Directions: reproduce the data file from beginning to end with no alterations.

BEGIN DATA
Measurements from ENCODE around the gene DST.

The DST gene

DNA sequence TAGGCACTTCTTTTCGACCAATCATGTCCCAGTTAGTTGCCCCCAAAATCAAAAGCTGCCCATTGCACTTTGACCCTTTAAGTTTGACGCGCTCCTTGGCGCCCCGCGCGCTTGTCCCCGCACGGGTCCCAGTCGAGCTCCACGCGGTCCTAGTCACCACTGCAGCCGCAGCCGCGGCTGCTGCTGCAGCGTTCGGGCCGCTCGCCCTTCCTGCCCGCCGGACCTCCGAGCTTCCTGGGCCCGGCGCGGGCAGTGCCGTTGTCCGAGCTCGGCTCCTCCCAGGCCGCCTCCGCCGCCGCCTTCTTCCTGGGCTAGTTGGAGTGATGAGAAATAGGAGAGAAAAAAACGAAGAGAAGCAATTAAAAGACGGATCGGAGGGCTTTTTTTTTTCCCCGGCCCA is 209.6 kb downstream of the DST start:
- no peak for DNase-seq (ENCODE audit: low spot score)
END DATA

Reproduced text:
Measurements from ENCODE around the gene DST.

The DST gene

DNA sequence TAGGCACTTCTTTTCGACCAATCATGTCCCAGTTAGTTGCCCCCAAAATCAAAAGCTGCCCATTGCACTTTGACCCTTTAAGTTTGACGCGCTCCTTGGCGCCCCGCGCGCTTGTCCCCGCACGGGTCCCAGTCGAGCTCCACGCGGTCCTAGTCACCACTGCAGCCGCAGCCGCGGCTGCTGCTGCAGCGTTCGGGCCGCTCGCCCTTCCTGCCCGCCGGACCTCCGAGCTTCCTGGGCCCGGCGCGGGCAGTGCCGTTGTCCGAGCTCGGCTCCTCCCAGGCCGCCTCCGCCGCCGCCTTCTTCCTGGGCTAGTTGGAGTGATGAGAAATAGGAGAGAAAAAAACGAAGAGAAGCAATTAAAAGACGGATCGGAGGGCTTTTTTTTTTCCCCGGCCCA is 209.6 kb downstream of the DST start:
- no peak for DNase-seq (ENCODE audit: low spot score)